As the pandemic winds down, and more and more people start flying again, it is important to remember that the air traveling experience is not all it is cracked up to be sometimes.
A couple of years ago I made a business trip to Northern California on Delta Airlines. I am a Delta Airlines SkyMiles member, and have been for over a decade. I like thousands of other travelers got caught up in the delays and cancellations that affected Delta after a five hour hold on April 5th, 2017 at Atlanta’s Hartsfield airport. This stoppage caused over 3000 cancellations over the next 5 days.
We have an expression in the South: “If you die and goto Heaven, you have to stop in Atlanta first”. Delta’s biggest hub is in Atlanta. Even though Delta is the second largest carrier in the United States, over 60% of Delta’s flights go through ATL.
On Thursday of that week I was traveling to San Francisco airport when I got a notification from Delta on my phone that our flight was being delayed from the noon departure time to 3:30 PM. After going through security at SFO I received another notification that my flight to ATL was being bumped back until 8:00 PM.
I decided to make the best of it by reading a book I had in a quiet section of SFO. At 5:30 PM I received a text message from someone who was on the same flight that he had heard that our flight had been rescheduled to leave at 6:00 PM. I preceded to the gate and boarded. I did not receive another notification from Delta about this until 6:00 pm. If Delta had actually left at 6:00 PM, I would have missed my flight back to ATL.
Because like so many other passengers had not received a notification about the departure time, Delta did not depart until just after 7:00 PM. They waited for the 40 passengers who had checked in, but had not boarded yet. We eventually departed SFO at 7:40 PM.
By the time we had landed in ATL is was nearly 3:00 AM in the morning. When I deplaned, I expected that the terminal would be empty. Instead I found thousands of other passengers sprawled out wherever they could find a space sleeping. If they were not sleeping, they were standing in one of the many lines that seemed to go on for miles waiting to try to get rebooked on a flight the next day.
I was able to book a flight back to Jacksonville for 10:25 AM. While waiting for the next flight, I with the thousands of other passengers got to sit through an alarm that went on for what seemed like hours in Terminal A. You can listen to it below.
While I was waiting for the plane to arrive at my gate, I could not help but notice that there was another flight at my gate that had not left yet. It turns out that the flight before ours needed an additional Flight Attendant, and they would not let anyone board the aircraft until they had one for that flight.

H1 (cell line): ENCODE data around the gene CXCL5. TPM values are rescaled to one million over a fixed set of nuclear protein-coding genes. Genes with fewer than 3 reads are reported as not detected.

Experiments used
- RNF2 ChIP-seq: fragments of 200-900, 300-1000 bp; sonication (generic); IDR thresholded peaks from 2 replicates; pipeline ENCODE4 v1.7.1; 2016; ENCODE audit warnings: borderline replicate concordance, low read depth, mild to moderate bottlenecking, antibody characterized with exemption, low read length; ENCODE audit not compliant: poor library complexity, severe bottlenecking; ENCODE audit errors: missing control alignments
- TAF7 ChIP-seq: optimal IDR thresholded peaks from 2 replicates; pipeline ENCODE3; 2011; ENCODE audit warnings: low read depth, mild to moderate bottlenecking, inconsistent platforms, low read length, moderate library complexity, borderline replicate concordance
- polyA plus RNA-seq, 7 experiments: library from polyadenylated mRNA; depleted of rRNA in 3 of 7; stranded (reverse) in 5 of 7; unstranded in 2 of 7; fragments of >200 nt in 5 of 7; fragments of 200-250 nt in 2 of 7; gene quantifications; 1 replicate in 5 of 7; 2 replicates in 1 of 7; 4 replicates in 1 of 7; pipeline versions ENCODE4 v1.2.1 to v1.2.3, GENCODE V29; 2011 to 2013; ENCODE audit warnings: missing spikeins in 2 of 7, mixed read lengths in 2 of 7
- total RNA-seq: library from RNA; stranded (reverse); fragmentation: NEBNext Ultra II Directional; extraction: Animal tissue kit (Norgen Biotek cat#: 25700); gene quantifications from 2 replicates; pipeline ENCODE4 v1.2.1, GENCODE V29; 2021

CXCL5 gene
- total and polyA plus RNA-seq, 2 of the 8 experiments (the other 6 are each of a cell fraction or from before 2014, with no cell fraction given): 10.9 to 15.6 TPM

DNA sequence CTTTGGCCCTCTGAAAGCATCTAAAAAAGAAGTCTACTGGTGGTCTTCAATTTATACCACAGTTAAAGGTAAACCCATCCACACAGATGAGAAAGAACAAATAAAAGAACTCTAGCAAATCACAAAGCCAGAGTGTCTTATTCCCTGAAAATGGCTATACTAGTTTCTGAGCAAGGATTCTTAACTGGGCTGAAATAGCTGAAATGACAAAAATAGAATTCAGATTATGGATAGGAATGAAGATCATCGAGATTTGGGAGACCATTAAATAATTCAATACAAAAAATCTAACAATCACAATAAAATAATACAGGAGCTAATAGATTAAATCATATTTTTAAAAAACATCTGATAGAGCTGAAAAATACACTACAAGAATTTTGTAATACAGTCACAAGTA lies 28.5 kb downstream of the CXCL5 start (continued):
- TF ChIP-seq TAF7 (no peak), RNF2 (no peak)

35 minutes before my flight to JAX was supposed to depart, I and the other passengers waiting for our flight got a text message from Delta saying that our flight had been moved to another terminal. I made it with the other passengers to the new gate and proceeded to board the aircraft for JAX. This flight was only 25 minutes late, and we arrived in JAX just after noon on Friday. My colleague was not as lucky. Even though he boarded his connection to JAX an hour before my flight, they did not touch down until 2:00 PM. The reason for the delay was that aircraft they boarded was originally headed to Portland, and they had too much fuel to land at JAX. Everyone had to deplane that aircraft because they could not get a fuel truck out to empty fuel from the tanks. By the time one had arrived, it was too late. Delta had already changed the manifest.
Why did no one hear of this Massive Delay for Delta
In what turned out to be one of the luckiest PR events in the history of the airline industry, in the same week that Delta’s system wide travel failure occurred, United Airlines forced a Doctor off one of their flights. This became the prevailing horrible airline news story from that week. United got all of the bad ink for that week, and Delta escaped any public ridicule.
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I am a licensed commercial pilot, but at this point I had not flown in two decades. After going through this ordeal and given the extra special treatment from the TSA one too many times, I decided to get current and start flying again.
Since then I have purchased a partnership in a Cessna Cardinal. This is not as fast or inexpensive as traveling on an airline, but I no longer have to go through the TSA, and I can set my own schedule for when I want to travel and where.
If you hate traveling with the airlines, you should seriously consider getting a pilots license.